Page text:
On April 16, 1990, Molloy brought this action against Bellevue, claiming that Bellevue failed to make reasonable efforts to accommodate his disability. On November 13, 1991, the trial court granted Bellevue summary judgment on the issues of wrongful termination and failure to accommodate with police employment. However, the court denied the part of the motion pertaining to Bellevue's failure to accommodate Molloy with nonpolice employment. Molloy appeals, and Bellevue cross-appeals.
We initially consider whether the trial court improperly considered arguments raised for the first time in Bellevue's reply memorandum.
[1, 2] A party moving for summary judgment must raise, in its opening memorandum, all the issues on which it believes it is entitled to summary judgment. White v. Kent Med. Ctr., Inc. P.S., 61 Wn. App. 163, 168-69, 810 P.2d 4 (1991). Rebuttal documents "are limited to documents which explain, disprove, or contradict the adverse party's evidence." White, at 169. If, in its response memorandum, the nonmoving party discusses new issues without actually seeking summary judgment on them, these issues are not proper subjects for the moving party to rebut in its reply memorandum. White, at 169. Consequently, the trial court may not grant summary judgment to the moving party on these issues. White, at 169.
Here, the trial court granted summary judgment on the issue of wrongful termination, stating that "[t]here is no genuine issue as to any material fact bearing on the issue of whether Plaintiff was disabled in such a way as to be unable to perform the essential duties of a police officer." Molloy argues that summary judgment on this issue was improper under White because Bellevue initially moved for summary judgment only on the issue of failure to accommodate. Bellevue, on the other hand, argues that White does not control the present case because Molloy's complaint did not set forth a claim for wrongful termination. According to Bellevue, by raising the issue of wrongful termination for the first time in his response motion, Molloy was making a "veiled attempt" to amend his complaint to include this claim.
We agree with Bellevue that White does not apply to the present case. A complaint must apprise the defendant of the nature of the plaintiff's claims and the legal grounds upon which the claims rest. Christensen v. Swedish Hosp., 59 Wn.2d 545, 548, 368 P.2d 897 (1962). In the present case, Molloy's complaint states:
Christensen is not cited by the parties.
The plaintiff's condition constitutes a physical handicap within the meaning of RCW 49.60.030. The defendant has an affirmative duty under RCW 49.60.180 to reasonably accommodate the plaintiff. The defendant has discriminated against the plaintiff in compensation and other terms and conditions of employment by failing to reasonably accommodate the handicap in violation of RCW 49.60.180 and RCW 41.26.470. Discrimination has included, by way of illustration, but has not been limited to, terminating plaintiff's employment because of the presence of a physical handicap, failing to take affirmative measures to advise plaintiff of the existence of vacant positions . . . The termination and discrimination constitutes an unfair employment practice in deprivation of plaintiff's civil rights as provided by RCW 49.60.180 and other relevant law.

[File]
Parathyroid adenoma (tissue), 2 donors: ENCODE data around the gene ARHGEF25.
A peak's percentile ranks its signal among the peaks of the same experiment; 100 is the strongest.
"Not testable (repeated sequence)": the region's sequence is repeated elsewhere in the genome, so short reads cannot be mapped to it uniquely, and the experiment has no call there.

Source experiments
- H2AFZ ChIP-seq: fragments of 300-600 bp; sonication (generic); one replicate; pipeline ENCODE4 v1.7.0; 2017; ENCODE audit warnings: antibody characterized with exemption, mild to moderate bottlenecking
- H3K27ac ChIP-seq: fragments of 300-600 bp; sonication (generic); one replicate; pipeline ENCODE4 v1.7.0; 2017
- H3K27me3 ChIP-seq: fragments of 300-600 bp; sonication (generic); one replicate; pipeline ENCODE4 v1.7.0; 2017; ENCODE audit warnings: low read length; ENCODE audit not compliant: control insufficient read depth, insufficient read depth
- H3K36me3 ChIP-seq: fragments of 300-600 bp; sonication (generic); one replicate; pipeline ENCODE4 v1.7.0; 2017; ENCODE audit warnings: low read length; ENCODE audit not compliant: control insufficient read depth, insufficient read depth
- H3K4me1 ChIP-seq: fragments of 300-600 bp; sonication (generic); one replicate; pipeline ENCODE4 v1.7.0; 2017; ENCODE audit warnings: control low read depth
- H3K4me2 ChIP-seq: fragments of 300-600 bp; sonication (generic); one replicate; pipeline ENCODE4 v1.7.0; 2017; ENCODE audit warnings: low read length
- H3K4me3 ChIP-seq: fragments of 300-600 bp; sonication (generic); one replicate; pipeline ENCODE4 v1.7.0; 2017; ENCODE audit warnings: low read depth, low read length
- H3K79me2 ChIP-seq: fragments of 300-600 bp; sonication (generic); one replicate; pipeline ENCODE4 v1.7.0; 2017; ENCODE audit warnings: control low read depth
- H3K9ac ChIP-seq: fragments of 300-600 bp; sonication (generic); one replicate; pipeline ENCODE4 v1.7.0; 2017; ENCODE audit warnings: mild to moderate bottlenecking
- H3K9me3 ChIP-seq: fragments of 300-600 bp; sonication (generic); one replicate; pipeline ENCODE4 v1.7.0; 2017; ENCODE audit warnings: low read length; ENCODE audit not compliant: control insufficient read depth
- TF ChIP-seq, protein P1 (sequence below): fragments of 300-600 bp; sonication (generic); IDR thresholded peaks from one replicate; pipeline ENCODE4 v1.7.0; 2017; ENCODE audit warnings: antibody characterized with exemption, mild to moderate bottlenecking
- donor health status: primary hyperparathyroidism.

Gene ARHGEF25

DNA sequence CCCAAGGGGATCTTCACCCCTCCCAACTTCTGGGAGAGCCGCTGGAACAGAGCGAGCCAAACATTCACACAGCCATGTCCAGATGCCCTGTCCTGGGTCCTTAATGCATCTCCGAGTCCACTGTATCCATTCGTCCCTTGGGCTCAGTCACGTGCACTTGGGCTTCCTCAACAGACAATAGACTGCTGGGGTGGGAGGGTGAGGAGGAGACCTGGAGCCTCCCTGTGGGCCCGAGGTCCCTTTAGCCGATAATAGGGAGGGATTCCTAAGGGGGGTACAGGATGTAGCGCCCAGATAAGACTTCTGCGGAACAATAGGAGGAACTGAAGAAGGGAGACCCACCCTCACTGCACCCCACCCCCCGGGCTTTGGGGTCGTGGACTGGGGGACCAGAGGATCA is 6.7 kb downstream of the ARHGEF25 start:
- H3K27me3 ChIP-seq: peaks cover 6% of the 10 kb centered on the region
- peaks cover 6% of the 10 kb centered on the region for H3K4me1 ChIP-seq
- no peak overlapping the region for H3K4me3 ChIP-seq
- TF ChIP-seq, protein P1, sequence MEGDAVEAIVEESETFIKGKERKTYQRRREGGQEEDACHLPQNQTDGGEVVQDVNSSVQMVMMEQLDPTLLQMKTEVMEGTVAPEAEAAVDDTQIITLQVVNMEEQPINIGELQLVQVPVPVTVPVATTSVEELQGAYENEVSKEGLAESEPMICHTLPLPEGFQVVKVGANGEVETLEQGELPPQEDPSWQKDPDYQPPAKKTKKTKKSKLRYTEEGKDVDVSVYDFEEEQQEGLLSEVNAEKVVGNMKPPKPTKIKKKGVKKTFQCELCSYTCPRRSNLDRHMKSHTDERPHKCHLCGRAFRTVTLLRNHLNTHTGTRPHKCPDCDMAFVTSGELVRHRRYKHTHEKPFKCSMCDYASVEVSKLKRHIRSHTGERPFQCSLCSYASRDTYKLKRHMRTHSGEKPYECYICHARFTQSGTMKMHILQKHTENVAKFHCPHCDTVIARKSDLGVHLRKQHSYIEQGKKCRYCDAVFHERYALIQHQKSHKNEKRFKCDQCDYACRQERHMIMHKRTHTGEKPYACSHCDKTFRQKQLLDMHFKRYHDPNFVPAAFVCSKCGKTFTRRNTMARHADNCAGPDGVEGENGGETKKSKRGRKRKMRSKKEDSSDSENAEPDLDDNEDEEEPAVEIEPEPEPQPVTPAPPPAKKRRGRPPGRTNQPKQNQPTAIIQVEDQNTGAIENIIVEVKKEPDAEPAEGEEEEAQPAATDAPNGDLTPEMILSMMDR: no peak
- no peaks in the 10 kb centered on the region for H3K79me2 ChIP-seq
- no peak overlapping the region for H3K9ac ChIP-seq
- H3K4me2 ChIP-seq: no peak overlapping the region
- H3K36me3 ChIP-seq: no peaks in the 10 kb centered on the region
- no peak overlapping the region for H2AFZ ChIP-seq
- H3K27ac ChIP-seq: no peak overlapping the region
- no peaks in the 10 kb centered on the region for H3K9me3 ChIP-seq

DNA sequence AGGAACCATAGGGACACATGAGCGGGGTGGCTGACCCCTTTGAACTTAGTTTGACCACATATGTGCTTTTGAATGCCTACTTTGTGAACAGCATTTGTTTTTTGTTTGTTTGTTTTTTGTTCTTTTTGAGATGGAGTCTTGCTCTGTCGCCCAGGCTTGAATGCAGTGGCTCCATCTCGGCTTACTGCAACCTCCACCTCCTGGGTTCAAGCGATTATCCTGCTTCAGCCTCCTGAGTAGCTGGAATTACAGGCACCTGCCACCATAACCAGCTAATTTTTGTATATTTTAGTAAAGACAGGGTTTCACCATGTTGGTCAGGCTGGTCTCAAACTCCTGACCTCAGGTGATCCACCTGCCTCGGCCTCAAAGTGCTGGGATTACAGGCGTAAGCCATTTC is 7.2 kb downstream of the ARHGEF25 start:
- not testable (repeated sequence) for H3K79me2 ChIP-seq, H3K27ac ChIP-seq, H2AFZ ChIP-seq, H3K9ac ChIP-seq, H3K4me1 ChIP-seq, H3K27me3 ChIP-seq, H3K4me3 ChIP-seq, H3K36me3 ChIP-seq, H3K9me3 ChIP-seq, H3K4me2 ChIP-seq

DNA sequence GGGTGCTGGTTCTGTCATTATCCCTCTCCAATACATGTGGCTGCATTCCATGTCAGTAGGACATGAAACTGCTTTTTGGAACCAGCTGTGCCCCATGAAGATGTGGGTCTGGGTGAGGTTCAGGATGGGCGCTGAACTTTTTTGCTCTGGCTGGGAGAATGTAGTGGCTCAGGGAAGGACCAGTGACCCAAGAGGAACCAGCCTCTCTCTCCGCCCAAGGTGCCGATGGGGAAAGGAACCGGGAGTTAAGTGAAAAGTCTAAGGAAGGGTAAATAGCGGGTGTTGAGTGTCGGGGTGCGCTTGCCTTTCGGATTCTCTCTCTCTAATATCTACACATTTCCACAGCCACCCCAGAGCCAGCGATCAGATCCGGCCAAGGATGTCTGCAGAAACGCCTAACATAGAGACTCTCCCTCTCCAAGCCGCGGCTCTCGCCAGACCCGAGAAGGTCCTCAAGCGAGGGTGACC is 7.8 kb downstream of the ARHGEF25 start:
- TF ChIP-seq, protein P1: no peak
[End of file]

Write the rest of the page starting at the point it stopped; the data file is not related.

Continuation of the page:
RCW 49.60.030 contains Washington's declaration of civil rights and recognizes the right to be free from discrimination based on mental or physical handicap.
RCW 49.60.180(1) prohibits employers from discharging, refusing to hire, or otherwise discriminating against persons with mental or physical handicaps "[unless] the particular disability prevents the proper performance of the particular worker involved".
RCW 41.26.470 is entitled "Earned disability allowance — Cancellation of allowance — Reentry — Receipt of service credit while disabled — Conditions — Disposition upon death of recipient."
Molloy contends that "a major portion of his complaint claims that there was no need to accommodate him and that Bellevue simply discriminated against him because of his injury to his ankle." In other words, according to Molloy, the complaint sets forth the claim that despite his injury, Molloy was able to perform the duties of a police officer and, therefore, he was wrongfully terminated.
We do not believe that the complaint can fairly be construed to contain a separate claim for wrongful termination. The complaint begins with the assertion that "plaintiff's condition constitutes a physical handicap". It then sets forth the claim that Bellevue failed to accommodate Molloy's handicap. Nowhere in the complaint is it alleged that Molloy's condition did not constitute a physical handicap, that Molloy was capable of performing the duties of a patrol officer, or that there was no need to accommodate him. Consequently, Molloy cannot now claim that a genuine issue of fact existed regarding whether he was capable of performing his duties as a patrol officer.
We note, however, that the claims of wrongful discharge and failure to accommodate, although somewhat inconsistent, are not mutually exclusive. It would be entirely possible for an employee to file a complaint stating that (1) he or she was capable of performing the duties of the job and was therefore wrongfully discharged and (2) even if he or she was not capable of performing the duties of the job, the employer failed to reasonably accommodate him or her. However, as stated above, Molloy's complaint did not contain these alternate claims. Molloy's complaint mentions termination only as an illustration of Bellevue's failure to accommodate.